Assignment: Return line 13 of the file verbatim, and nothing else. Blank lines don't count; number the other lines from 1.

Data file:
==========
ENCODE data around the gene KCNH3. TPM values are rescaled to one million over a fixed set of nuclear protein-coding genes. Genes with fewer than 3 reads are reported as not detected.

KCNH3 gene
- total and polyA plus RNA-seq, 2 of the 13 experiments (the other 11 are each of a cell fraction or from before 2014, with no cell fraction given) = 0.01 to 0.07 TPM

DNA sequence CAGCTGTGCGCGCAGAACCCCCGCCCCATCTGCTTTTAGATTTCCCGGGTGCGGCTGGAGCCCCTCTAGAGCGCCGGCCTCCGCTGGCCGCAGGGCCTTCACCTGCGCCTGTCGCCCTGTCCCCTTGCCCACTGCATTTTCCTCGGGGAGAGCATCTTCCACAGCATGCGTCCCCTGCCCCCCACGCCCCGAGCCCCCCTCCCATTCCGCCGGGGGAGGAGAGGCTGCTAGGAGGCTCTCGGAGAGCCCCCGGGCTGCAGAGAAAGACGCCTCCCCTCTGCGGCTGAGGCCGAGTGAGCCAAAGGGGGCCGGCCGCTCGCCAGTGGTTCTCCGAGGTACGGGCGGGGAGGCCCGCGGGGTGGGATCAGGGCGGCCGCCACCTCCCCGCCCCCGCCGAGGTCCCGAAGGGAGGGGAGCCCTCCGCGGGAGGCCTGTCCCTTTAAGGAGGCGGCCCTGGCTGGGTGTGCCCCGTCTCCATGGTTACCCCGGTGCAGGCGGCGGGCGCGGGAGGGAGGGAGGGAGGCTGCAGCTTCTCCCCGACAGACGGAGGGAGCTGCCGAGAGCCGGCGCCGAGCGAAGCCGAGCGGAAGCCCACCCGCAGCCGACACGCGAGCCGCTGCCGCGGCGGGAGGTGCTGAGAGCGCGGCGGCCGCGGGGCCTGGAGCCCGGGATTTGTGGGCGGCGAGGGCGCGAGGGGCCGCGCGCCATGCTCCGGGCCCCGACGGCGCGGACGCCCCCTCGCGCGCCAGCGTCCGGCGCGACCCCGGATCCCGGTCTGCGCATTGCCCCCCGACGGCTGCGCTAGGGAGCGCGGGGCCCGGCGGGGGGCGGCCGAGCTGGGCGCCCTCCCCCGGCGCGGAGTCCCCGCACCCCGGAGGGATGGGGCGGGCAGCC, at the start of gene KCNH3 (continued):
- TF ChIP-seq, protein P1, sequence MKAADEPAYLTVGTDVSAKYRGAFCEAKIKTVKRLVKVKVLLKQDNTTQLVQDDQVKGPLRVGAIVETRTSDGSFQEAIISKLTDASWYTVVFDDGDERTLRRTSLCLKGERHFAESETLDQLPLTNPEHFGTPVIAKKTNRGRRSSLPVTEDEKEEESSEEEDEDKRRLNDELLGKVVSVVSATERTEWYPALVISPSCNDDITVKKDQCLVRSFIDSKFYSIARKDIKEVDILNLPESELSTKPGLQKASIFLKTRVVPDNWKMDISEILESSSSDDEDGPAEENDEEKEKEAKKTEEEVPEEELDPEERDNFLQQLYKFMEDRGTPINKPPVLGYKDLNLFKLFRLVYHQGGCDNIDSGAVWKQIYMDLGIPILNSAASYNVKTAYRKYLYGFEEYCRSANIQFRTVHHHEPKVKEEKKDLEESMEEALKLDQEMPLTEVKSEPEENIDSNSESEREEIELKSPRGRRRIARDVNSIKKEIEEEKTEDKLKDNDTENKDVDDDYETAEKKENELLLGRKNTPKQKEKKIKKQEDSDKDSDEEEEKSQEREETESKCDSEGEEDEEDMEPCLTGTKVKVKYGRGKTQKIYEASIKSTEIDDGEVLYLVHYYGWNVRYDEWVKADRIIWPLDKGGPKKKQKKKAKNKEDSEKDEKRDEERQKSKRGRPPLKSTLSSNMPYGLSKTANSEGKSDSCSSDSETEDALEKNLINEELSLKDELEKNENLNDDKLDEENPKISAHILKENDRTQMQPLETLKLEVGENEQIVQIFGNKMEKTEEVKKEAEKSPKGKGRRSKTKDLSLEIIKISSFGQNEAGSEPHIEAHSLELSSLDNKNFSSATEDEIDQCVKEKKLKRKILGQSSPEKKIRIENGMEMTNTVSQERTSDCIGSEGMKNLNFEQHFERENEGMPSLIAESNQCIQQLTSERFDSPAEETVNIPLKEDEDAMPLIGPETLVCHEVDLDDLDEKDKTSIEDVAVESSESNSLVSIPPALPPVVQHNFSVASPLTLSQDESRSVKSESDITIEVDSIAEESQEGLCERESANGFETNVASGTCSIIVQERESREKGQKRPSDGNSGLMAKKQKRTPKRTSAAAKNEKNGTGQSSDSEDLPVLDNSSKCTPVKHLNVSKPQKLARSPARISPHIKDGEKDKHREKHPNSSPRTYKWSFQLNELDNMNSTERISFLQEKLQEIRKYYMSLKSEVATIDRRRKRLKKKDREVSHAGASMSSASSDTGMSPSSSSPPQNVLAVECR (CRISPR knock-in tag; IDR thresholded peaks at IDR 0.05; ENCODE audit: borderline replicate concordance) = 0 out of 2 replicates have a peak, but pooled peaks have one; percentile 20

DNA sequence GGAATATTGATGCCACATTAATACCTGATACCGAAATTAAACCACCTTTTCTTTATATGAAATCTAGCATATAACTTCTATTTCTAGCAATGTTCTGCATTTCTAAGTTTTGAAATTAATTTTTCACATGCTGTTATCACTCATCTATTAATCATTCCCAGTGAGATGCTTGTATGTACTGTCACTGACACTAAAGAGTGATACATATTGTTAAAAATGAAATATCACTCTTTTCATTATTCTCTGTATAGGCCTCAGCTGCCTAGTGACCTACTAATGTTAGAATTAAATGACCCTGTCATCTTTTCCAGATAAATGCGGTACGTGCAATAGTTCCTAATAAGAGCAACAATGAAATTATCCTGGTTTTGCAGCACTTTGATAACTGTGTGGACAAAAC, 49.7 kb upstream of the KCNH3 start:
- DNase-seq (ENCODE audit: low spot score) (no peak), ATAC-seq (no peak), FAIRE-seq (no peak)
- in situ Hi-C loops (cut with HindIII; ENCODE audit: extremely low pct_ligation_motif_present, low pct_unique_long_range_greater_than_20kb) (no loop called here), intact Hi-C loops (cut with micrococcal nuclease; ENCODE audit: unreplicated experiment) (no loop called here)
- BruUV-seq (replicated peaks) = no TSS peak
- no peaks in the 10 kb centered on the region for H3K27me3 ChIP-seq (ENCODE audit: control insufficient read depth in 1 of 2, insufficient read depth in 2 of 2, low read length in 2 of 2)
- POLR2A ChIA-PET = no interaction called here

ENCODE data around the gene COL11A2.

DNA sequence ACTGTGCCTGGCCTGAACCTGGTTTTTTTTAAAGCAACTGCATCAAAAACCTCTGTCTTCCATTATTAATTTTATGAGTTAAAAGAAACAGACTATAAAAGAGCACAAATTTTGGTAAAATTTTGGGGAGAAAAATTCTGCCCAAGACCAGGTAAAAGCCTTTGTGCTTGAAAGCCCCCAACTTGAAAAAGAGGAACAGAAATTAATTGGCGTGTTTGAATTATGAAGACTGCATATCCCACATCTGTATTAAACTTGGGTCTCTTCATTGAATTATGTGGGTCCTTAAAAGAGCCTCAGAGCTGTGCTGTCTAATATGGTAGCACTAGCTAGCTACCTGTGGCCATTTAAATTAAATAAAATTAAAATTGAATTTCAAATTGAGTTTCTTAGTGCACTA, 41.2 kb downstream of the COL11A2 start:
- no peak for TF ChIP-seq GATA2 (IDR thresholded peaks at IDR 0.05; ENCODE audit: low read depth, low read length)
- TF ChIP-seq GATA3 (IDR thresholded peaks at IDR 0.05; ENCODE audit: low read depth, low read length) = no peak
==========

DNA sequence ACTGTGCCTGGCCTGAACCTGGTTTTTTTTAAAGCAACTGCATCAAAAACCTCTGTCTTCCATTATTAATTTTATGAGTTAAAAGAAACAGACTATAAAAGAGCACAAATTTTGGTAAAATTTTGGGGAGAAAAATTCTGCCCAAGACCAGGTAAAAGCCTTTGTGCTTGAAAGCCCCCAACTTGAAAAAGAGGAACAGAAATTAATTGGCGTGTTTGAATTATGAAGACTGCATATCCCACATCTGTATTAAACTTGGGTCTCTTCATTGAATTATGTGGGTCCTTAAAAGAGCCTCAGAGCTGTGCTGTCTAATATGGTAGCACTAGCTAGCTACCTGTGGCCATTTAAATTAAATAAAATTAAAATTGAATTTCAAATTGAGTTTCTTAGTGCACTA, 41.2 kb downstream of the COL11A2 start: